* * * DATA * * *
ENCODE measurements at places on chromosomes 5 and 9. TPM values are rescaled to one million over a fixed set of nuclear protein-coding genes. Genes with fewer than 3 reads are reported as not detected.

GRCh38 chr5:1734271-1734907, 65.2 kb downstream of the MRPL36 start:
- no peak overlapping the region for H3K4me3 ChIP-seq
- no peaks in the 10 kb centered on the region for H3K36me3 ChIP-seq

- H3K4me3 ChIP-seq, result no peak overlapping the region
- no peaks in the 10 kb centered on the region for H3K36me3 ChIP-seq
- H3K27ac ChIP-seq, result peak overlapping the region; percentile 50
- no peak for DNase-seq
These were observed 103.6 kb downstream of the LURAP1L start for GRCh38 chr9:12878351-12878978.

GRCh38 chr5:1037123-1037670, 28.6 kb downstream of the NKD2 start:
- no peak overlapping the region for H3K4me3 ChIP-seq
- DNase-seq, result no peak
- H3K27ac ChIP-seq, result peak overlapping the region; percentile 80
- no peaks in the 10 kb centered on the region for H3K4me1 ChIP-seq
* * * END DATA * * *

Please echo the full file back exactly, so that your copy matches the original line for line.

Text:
ENCODE measurements at places on chromosomes 5 and 9. TPM values are rescaled to one million over a fixed set of nuclear protein-coding genes. Genes with fewer than 3 reads are reported as not detected.

GRCh38 chr5:1734271-1734907, 65.2 kb downstream of the MRPL36 start:
- no peak overlapping the region for H3K4me3 ChIP-seq
- no peaks in the 10 kb centered on the region for H3K36me3 ChIP-seq

- H3K4me3 ChIP-seq, result no peak overlapping the region
- no peaks in the 10 kb centered on the region for H3K36me3 ChIP-seq
- H3K27ac ChIP-seq, result peak overlapping the region; percentile 50
- no peak for DNase-seq
These were observed 103.6 kb downstream of the LURAP1L start for GRCh38 chr9:12878351-12878978.

GRCh38 chr5:1037123-1037670, 28.6 kb downstream of the NKD2 start:
- no peak overlapping the region for H3K4me3 ChIP-seq
- DNase-seq, result no peak
- H3K27ac ChIP-seq, result peak overlapping the region; percentile 80
- no peaks in the 10 kb centered on the region for H3K4me1 ChIP-seq